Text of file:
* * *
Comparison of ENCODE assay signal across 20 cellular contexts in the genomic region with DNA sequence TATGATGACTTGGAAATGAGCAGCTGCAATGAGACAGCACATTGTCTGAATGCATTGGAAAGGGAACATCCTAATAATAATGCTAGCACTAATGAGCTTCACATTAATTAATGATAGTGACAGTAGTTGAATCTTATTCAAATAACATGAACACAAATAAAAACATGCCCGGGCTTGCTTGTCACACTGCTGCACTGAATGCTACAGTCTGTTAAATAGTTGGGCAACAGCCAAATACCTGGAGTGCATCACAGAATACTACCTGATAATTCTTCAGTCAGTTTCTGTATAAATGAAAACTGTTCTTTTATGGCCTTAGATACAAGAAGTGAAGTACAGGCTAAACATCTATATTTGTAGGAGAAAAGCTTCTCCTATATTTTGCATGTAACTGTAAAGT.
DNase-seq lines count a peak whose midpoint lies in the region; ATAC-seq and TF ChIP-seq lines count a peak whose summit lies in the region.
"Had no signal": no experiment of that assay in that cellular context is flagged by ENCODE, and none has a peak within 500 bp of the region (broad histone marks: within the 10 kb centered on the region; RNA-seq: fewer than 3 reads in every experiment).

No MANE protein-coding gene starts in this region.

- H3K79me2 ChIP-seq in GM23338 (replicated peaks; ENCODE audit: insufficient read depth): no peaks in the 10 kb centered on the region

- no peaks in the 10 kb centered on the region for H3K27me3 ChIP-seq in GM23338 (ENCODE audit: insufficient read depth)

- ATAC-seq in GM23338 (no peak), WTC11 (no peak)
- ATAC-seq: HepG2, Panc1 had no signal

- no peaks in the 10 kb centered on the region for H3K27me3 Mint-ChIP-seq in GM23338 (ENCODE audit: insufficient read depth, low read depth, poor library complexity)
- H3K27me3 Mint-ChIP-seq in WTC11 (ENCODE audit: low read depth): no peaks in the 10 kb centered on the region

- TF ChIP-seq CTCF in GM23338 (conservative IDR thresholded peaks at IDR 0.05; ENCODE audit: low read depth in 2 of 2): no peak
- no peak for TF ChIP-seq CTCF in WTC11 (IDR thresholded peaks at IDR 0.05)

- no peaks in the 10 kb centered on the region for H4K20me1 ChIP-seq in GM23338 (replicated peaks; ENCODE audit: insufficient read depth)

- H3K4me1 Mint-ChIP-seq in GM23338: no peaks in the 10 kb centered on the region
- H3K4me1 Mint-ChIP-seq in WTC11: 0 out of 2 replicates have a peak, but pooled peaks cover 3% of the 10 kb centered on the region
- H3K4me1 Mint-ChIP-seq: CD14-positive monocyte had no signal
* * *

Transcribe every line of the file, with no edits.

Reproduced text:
Comparison of ENCODE assay signal across 20 cellular contexts in the genomic region with DNA sequence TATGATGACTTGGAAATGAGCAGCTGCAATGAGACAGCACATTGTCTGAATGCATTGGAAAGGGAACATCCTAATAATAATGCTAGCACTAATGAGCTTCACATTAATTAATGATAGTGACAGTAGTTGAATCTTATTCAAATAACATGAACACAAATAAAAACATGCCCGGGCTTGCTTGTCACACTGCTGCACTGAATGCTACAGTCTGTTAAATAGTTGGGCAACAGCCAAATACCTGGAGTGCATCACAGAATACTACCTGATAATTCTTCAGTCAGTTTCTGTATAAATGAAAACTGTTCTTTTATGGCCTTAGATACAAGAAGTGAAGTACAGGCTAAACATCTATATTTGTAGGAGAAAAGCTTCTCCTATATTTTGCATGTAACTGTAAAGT.
DNase-seq lines count a peak whose midpoint lies in the region; ATAC-seq and TF ChIP-seq lines count a peak whose summit lies in the region.
"Had no signal": no experiment of that assay in that cellular context is flagged by ENCODE, and none has a peak within 500 bp of the region (broad histone marks: within the 10 kb centered on the region; RNA-seq: fewer than 3 reads in every experiment).

No MANE protein-coding gene starts in this region.

- H3K79me2 ChIP-seq in GM23338 (replicated peaks; ENCODE audit: insufficient read depth): no peaks in the 10 kb centered on the region

- no peaks in the 10 kb centered on the region for H3K27me3 ChIP-seq in GM23338 (ENCODE audit: insufficient read depth)

- ATAC-seq in GM23338 (no peak), WTC11 (no peak)
- ATAC-seq: HepG2, Panc1 had no signal

- no peaks in the 10 kb centered on the region for H3K27me3 Mint-ChIP-seq in GM23338 (ENCODE audit: insufficient read depth, low read depth, poor library complexity)
- H3K27me3 Mint-ChIP-seq in WTC11 (ENCODE audit: low read depth): no peaks in the 10 kb centered on the region

- TF ChIP-seq CTCF in GM23338 (conservative IDR thresholded peaks at IDR 0.05; ENCODE audit: low read depth in 2 of 2): no peak
- no peak for TF ChIP-seq CTCF in WTC11 (IDR thresholded peaks at IDR 0.05)

- no peaks in the 10 kb centered on the region for H4K20me1 ChIP-seq in GM23338 (replicated peaks; ENCODE audit: insufficient read depth)

- H3K4me1 Mint-ChIP-seq in GM23338: no peaks in the 10 kb centered on the region
- H3K4me1 Mint-ChIP-seq in WTC11: 0 out of 2 replicates have a peak, but pooled peaks cover 3% of the 10 kb centered on the region
- H3K4me1 Mint-ChIP-seq: CD14-positive monocyte had no signal